TOP
 >> Exhibitions
 >> Chinese Calligraphy: Calligraphy of the Ming and Qing Dynasties Item List

Chinese Calligraphy: Calligraphy of the Ming and Qing Dynasties

"Chinese Calligraphy: Calligraphy of the Ming and Qing Dynasties"

Toyokan Room 8  March 5, 2019 (Tue) - April 21, 2019 (Sun)

  
Poems by Wang Wei in Cursive Script (detail), By Zhang Ruitu, China, Ming dynasty, 16th–17th century

Calligraphy of the Chinese Ming dynasty (1368-1644) was based on the calligraphic techniques of the Eastern Jin dynasty and the Tang dynasty. In the 16th century, Wen Zhengming was active in Wu (now Suzhou, Jiangsu province), creating elegant calligraphy with its roots in the classics. In 17th-century Songjiang (now Songjiang district, Shanghai), Dong Qichang advocated a vibrant calligraphic style in a break from tradition. This style was carried on by Huang Daozhou, Wang Duo and other calligraphers at the end of the Ming dynasty. During the Qing dynasty (1616-1911), which was governed by the Manchu people, mainstream calligraphy shifted its focus from studying from copybooks of classic calligraphy to studying from inscriptions on stone steles and monuments. This exhibition introduces the varied calligraphic styles of the Ming and Qing dynasties.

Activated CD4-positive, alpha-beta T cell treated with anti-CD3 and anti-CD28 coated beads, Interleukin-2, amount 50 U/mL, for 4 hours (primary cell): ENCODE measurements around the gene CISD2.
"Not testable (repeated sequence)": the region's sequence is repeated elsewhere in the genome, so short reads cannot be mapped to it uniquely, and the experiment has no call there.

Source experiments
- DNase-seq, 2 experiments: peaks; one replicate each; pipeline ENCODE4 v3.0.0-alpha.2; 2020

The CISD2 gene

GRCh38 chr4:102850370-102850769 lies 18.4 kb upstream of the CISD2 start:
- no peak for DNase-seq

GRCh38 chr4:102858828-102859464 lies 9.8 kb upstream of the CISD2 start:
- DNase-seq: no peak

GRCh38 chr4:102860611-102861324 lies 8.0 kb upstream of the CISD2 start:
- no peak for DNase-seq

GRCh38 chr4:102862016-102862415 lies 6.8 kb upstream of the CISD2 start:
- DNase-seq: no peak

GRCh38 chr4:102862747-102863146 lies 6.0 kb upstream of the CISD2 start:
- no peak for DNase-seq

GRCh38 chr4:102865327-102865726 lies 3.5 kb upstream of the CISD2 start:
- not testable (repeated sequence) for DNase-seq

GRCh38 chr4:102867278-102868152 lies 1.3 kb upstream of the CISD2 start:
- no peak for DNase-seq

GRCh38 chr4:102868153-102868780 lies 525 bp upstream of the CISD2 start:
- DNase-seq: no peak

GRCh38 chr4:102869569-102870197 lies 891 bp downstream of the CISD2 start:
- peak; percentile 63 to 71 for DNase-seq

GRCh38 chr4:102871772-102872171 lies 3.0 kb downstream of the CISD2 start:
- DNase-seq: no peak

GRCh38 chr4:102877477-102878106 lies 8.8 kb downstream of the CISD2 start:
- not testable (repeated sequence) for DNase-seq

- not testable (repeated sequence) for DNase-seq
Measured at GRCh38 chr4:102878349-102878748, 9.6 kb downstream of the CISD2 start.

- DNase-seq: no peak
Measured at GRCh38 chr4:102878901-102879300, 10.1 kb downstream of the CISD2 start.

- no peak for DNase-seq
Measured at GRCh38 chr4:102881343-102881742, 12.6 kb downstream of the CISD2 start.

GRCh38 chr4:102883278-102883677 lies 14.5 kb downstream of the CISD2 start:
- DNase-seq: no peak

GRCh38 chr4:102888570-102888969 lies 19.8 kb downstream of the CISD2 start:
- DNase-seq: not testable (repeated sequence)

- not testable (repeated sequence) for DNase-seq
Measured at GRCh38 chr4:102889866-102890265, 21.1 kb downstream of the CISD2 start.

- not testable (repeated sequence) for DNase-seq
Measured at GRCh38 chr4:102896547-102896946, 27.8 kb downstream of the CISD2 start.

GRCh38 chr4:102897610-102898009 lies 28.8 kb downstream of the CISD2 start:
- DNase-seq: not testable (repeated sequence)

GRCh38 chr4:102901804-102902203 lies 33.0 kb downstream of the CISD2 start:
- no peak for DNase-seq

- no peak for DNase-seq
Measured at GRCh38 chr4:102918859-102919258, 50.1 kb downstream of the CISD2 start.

Current exhibit includes:
Poems by Wang Wei in Cursive Script, By Zhang Ruitu, China, Ming dynasty, 16th–17th century
Poems in Running Script Presented to Manshi, By Ruan Yuan, China, Qing dynasty, 19th century, China (Gift of Mr. Takashima Kikujiro)
Quatrain in Seven-character Phrases in Cursive Script, By Huang Daozhou, China, Ming dynasty, 16th–17th century (Gift of Mr. Aoyama San'u)
Inscription on the Paintings of Nine Aged Men in Standard Script, By Jin Nong, China, Qing dynasty, 17th–18th century (Gift of Mr. Aoyama San'u)
Transcription of Shiguwen, By Wu Changshuo, Republic period, dated 1917 (Gift of Dr. Hayashi Munetake)